Eosinophilic and Non Eosinophilic Asthma

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A brief introduction to Eosinophilic Asthma and Non-Eosinophilic Asthma to help you better understand what type of asthma you have and how best to treat each type.

Asthma is a chronic lung disease. It manifests as the inability to breathe. You wheeze when you encounter different triggers. Historically, doctors thought there was one type of asthma. Therefore, all asthma treatment was essentially the same.

Scientists and Doctors now agree on two main types of asthma: Eosinophilic (EA) and Non Eosinophilic Asthma (NEA). (Pronounced ee-oh-sin-a-Phil-ick.) 

Each of them have similar symptoms that people with asthma are familiar with, those being wheezing, coughing, shortness of breath, etc. The interesting part is HOW those symptoms manifest in the body. In other words, the root cause of why you have asthma. EA and NEA both start not in the lungs like previously thought, but in the immune system. 

Understanding the type of asthma you have can help you and your doctor understand what type of medicine would work best for you, giving you greater control over your asthma.

eosinophilc asthma inhalers on a white marble top with a white background // livingbeyondallergies.com

What is Asthma? 

Let’s get some basic definitions so we can better understand this new way of classifying asthma. 

First, asthma is a long term and chronic disease of the lungs that makes it difficult, if not impossible, to breathe. Medications, diet, and lifestyle changes help you to manage your asthma. Medications can not cure asthma.

Common symptoms of asthma are: Coughing, wheezing, shortness of breath, and feeling tightness in your chest. If you feel like you can’t breathe, you probably can’t. 

Previously, understanding what caused asthma was a bit of a mystery. Genetics, indoor or outdoor allergies, stress, and heck, even the weather are all things that can cause asthma attacks. But no one was really sure why some people were affected by these things and other people weren’t, let alone how to treat beyond a few medications.  

In non-asthmatics, when they encounter foreign pathogens like a virus (bad) or cat hair (not as dangerous) the body responds by inflammation to help get rid of the pathogen. The body swells, gets rid of it, and then goes back to a state of “normal”.

In asthmatics, our bodies work a little different. There is no easy return to a state of normal. 

For example, people with asthma have persistent and non-resolving inflammation. This means asthmatics bodies swell up from the pathogen (virus or cat hair) and then don’t easily un-swell.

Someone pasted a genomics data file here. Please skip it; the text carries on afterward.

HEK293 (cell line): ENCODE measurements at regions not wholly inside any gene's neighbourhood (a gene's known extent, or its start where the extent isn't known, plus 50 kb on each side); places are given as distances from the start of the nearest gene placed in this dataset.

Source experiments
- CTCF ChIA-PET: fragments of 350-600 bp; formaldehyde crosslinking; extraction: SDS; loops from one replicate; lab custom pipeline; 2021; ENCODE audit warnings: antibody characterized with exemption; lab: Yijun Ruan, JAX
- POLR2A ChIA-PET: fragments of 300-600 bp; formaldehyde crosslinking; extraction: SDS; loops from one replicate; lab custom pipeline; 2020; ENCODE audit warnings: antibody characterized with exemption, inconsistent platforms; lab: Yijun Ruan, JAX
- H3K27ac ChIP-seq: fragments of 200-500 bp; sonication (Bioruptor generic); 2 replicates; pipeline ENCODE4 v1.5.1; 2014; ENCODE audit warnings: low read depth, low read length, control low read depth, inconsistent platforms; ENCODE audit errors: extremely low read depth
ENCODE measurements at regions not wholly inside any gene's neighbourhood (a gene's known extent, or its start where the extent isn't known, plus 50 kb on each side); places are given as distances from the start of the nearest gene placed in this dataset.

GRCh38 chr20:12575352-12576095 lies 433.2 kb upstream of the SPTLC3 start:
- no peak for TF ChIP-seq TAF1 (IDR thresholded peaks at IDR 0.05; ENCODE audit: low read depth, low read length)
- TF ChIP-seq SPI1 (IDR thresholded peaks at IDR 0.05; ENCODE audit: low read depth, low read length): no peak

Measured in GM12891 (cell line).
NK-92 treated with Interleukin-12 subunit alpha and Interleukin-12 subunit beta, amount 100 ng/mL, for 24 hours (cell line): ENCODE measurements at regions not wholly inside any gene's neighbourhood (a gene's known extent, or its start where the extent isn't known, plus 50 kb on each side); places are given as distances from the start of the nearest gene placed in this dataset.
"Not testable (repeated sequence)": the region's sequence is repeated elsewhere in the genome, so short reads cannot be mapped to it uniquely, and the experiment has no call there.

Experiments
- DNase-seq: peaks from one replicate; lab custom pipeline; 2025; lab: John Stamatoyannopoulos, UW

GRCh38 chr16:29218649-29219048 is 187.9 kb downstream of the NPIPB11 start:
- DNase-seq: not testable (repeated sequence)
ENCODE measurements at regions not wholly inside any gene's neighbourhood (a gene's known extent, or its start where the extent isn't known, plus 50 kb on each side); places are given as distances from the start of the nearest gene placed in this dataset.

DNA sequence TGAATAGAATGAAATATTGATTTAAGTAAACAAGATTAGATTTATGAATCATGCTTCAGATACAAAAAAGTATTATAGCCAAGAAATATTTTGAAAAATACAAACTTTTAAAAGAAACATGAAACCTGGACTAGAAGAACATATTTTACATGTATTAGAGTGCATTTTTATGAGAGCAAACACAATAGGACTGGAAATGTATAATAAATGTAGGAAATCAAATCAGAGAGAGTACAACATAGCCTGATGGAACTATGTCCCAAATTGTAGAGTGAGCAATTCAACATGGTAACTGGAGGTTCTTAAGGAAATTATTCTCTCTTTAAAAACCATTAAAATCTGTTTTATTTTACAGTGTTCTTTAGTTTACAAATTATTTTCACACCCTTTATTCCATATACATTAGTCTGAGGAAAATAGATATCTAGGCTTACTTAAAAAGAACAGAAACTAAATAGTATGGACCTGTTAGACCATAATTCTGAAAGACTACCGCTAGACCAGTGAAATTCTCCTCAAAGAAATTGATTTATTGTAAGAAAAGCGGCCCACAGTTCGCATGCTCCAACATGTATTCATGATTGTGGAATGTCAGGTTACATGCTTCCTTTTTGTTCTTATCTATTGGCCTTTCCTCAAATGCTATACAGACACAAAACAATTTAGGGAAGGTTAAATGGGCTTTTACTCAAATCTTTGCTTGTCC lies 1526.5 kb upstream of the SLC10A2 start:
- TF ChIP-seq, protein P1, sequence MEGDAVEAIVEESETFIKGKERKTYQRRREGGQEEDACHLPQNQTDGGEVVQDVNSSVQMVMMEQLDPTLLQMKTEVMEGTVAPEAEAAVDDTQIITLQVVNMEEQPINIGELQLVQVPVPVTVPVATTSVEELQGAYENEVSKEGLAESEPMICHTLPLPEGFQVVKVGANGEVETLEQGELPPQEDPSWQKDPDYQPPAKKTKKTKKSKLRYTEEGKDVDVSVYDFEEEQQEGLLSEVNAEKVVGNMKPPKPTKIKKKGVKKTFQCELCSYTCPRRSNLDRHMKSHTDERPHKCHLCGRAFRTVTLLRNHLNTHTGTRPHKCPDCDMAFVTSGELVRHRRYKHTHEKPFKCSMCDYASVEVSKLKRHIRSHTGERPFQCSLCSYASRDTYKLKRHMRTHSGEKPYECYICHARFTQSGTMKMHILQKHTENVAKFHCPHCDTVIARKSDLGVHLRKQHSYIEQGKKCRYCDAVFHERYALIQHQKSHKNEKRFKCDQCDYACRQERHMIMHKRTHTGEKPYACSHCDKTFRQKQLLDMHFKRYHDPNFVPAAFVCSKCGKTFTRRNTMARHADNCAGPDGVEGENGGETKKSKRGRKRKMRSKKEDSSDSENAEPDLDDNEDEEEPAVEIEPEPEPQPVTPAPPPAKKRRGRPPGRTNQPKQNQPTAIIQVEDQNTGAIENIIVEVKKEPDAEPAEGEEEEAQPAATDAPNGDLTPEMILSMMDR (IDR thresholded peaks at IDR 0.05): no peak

Researchers have discovered the role immune cells play in the different types of asthma inflammation.

These two main types are Eosinophilic Asthma and Non-Eosinophilic Asthma

What is Eosinophilic Asthma?

Eosinophilic Asthma is the type of asthma that is a result of high eosinophils in the body that cause inflammation and mucus build up. This results in asthma attacks.

Eosinophils are a type of white blood cell that everyone has in their body. 

The immune system has several different types of white blood cells that work against foreign pathogens. Like I said above, these pathogens can be anything from a virus, to pollen, to smoke, to cat hair. 

Eosinophils live in the entirety of the body as part of our immune system. Anytime you need white blood cells to attack a virus or foreign particle, the body sends eosinophils to save you from the attacker. 

For example, a person with EA breathes in a foreign invader into the body (like the cat hair). Their immune system responds by sending not just a small amount of eosinophils, but rather, a HUGE amount of eosinophils! 

These massive amounts of eosinophils act like a clog in the pipe in that the inflammation becomes so severe that the body really can’t reduce the inflammation. Which causes more inflammation and the cycle repeats itself. 

By this time, the asthmatic has realized something has gone wrong, and usually takes their rescuer inhaler to solve the issue. Until the next time. 

Researchers now think that EA is a very common form of asthma with it affecting somewhere between 50-80% of all asthmatics. 

inhaler with stethoscope on a white marble top // livingbeyondallergies.com

Symptoms of Eosinophilic Asthma

A person who has EA typically has more severe asthma symptoms of coughing, wheezing, shortness of breath, and tightness in the chest. If you have attacks that land you in the hospital, it is possible that this is a symptom of EA.